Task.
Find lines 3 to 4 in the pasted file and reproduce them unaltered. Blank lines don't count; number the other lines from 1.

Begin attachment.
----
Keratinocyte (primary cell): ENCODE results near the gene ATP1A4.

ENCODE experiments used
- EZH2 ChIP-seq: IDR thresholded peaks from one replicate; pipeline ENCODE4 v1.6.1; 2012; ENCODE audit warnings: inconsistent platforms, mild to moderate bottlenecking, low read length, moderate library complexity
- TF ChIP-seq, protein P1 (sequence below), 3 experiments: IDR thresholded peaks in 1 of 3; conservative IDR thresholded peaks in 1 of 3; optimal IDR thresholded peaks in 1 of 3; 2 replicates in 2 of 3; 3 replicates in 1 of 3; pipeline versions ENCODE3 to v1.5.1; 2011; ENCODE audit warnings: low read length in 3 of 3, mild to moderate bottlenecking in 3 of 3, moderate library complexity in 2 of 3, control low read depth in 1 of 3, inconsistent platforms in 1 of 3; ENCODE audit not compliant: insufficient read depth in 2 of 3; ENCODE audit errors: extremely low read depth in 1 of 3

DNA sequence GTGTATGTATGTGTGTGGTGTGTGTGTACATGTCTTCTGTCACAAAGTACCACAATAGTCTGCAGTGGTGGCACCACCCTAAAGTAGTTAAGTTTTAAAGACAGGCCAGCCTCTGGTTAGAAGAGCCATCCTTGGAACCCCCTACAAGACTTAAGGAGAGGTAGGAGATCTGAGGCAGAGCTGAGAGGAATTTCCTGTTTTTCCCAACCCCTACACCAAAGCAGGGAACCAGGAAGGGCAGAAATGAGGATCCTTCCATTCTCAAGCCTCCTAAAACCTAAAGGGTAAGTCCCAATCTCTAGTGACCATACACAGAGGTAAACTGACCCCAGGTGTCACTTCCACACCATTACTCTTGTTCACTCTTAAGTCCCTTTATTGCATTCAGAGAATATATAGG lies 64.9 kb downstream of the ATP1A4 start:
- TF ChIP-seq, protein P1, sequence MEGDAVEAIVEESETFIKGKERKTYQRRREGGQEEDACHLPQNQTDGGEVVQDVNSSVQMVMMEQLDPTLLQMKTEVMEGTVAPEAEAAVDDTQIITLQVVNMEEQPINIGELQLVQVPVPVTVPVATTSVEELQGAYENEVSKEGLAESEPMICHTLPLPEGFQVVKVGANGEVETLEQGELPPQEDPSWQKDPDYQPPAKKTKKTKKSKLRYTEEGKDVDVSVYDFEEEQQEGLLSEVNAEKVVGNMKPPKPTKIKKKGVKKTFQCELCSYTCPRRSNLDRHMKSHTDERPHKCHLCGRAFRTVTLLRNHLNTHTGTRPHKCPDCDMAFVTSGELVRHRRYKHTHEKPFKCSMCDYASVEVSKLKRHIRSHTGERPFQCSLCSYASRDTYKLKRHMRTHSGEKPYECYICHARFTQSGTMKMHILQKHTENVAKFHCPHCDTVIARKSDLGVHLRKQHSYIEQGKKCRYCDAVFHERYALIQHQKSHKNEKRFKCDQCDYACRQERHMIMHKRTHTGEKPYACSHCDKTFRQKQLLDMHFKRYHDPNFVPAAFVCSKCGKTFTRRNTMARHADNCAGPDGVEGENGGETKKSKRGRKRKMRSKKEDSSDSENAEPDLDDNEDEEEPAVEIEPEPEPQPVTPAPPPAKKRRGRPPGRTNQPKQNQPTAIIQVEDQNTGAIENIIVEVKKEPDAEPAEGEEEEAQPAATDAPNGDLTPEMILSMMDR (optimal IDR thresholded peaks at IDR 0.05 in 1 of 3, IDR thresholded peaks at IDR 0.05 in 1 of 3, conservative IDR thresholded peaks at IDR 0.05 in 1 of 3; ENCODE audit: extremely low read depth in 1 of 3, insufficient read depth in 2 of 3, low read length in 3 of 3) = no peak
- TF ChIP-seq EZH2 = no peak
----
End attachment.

- EZH2 ChIP-seq: IDR thresholded peaks from one replicate; pipeline ENCODE4 v1.6.1; 2012; ENCODE audit warnings: inconsistent platforms, mild to moderate bottlenecking, low read length, moderate library complexity
- TF ChIP-seq, protein P1 (sequence below), 3 experiments: IDR thresholded peaks in 1 of 3; conservative IDR thresholded peaks in 1 of 3; optimal IDR thresholded peaks in 1 of 3; 2 replicates in 2 of 3; 3 replicates in 1 of 3; pipeline versions ENCODE3 to v1.5.1; 2011; ENCODE audit warnings: low read length in 3 of 3, mild to moderate bottlenecking in 3 of 3, moderate library complexity in 2 of 3, control low read depth in 1 of 3, inconsistent platforms in 1 of 3; ENCODE audit not compliant: insufficient read depth in 2 of 3; ENCODE audit errors: extremely low read depth in 1 of 3